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PHOSPHORUS AND HONEY.

by works of fiction, if the young can never lose the influence of the knowledge obtained, and of the habit of reading then formed, then an enemy could hardly do you a worse injury than to pile up your table with novels, or encourage you to read them. We have known multitudes made foolish, nervous, sickly in sentimentalism, morbidly silly, by such reading ; but have yet to find the first instance of any one's being benefitted by it. You cannot be nourished by eating phosphorus, or even honey; the one will burn you up bodily, and the other will give you the apoplexy.

CHAPTER VIII.

USE OF THE PEN.

" Three things bear mighty sway with men,

The Sword, the Sceptre, and the Pen;
And he who can the least of these command,
In the first ranks of fame is sure to stand.”

How to preserve Thought. Fresh as ever. Not à Little

Undertaking. Composition dreaded. Watered by Tears. Theory mistaken. No Time for Newspapers. Factories near the Waterfall. Whitefield's Pathos. Passion-flower. Women must do the Letter-writing. Chain kept bright. How Letters are treated in Turkey. Graceful Handwriting. First Specimen. Learn to bear the Yoke of Discipline. Graces of Time run into Glories of Eternity. Economist of Time. Thousand Years before Noah. Arrow ruined. Life hurried.

By commanding the pen, we do not mean merely the mechanical art of holding and guiding the quill, so as to have the lines graceful, open, and easy, but we mean the higher

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HOW TO PRESERVE THOUGHT.

quality of composition. The objects of writing

are:

1. To record your thoughts, observations, and discoveries for the use of others, so that you can make thought permanent, and be able to transmit it from one place to another, and also preserve it for future generations. So anxious have men been, in all ages, to do this, that they have used stone, slate, brass, bones, wax, parchment, paper, everything, any thing, on which to write.

The greater part of what is done and said and thought by the generations of men goes unrecorded : and of that which is written, but little is read, or perhaps worth reading. But the power to fix thought on paper, and then to send it off to some friend, is a talent of inestimable value.

2. A second object of the pen is to record your thoughts, your observations, or your reading for future use.

You have read to-day an article of great value. The thoughts were new, fresh, beautiful, and important. You cannot retain them in the memory; but with the pen you can make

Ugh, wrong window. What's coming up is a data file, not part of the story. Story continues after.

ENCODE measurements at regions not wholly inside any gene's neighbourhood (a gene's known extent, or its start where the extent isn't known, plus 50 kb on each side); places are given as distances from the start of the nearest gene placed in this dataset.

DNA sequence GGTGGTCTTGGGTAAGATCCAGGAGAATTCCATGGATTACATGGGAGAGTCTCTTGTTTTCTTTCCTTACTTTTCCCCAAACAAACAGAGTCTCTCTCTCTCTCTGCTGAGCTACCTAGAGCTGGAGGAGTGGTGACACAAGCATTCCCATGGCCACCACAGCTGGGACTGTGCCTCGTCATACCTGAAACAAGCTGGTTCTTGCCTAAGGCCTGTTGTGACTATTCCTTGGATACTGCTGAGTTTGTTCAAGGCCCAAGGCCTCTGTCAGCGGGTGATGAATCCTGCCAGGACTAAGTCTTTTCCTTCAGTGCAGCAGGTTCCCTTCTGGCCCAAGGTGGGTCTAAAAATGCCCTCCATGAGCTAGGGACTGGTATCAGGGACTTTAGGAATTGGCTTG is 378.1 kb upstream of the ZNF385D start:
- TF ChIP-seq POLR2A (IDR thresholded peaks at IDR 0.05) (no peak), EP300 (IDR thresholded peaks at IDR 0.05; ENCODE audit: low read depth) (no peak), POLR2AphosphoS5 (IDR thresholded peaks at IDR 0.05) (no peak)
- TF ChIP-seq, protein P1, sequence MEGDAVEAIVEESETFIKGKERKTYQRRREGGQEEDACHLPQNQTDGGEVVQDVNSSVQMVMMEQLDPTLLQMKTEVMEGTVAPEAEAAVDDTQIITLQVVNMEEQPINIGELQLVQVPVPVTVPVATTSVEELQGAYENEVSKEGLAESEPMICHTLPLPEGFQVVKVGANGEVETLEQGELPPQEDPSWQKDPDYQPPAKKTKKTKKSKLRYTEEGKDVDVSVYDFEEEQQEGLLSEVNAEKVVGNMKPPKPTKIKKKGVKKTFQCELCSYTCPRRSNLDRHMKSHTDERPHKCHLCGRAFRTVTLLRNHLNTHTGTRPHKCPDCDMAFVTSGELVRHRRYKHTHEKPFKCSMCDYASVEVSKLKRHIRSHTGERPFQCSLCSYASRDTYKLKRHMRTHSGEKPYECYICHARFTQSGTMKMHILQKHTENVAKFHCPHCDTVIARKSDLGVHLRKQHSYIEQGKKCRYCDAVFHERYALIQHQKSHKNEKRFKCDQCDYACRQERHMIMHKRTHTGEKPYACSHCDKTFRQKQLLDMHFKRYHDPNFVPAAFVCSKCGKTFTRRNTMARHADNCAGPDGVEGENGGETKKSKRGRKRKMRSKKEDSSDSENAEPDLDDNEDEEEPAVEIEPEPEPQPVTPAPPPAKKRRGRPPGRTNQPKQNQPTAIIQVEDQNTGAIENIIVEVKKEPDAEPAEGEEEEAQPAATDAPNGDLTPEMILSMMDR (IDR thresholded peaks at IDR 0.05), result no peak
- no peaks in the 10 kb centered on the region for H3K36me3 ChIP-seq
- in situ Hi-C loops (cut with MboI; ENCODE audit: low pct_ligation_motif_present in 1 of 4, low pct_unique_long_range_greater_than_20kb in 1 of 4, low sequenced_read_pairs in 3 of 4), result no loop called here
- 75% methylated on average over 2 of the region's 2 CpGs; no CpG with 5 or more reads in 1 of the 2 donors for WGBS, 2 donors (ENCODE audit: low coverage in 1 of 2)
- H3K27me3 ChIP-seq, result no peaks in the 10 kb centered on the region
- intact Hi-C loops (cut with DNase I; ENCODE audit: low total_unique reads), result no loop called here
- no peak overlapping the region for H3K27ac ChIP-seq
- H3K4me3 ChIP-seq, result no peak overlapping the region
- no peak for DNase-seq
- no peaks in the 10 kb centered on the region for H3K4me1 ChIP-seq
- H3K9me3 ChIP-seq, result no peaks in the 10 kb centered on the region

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them your own for all the future. You listen to a conversation to-day which interested you much ; you will forget it shortly; but if your pen notes it down on paper, you have hence, as fresh and as beautiful as the day you heard it. Thought does not lose its fragrance by keeping, and the time may come when a single thought may be of unspeakable value to you.

3. A third object in using the pen is to discipline your own mind.

Were I to set out to make a perfect scholar of myself or of some other one, I would make the pen the great instrument. Reading," says my Lord Bacon, “maketh a full man, conversation a ready man, and writing an accurate man. A child may mistake in the spelling of a word, many times, when addressed to the ear; but let him learn to spell with the pen, and he will seldom mistake the same word more than once. You take the pen and you cannot make the letters, the words, or put down your thoughts, at random.

But if any one thinks that the art of writing clearly, simply, and elegantly, is to be

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COMPOSITION DREADED.

acquired without much painstaking, he has forgotten how he obtained his art, or else he never had it, and never will have it. It is of the highest importance, that every one who professes to have an educated mind should be able to express his thoughts on paper, And the power must he acquired in early life, or it never will be obtained. Some make it a hard and most disagreeable duty, while others find it a pleasure. It can hardly be commenced too early.

It can hardly be followed too closely or too carefully. It is the daughter of practice. You may read good authors, may see good society, may be able to express yourself appropriately, and even elegantly, and yet not be able to write well. How many young ladies at school sit down and sigh, and dread the day of composition ! How they dread to read what they have written! Why do they ?

Because they are aware that they have nothing written worth hearing. And how do they go to work to write a composition ? First, they are a great while

— days, if not weeks—in selecting a subject on which to write; rejecting one and another,

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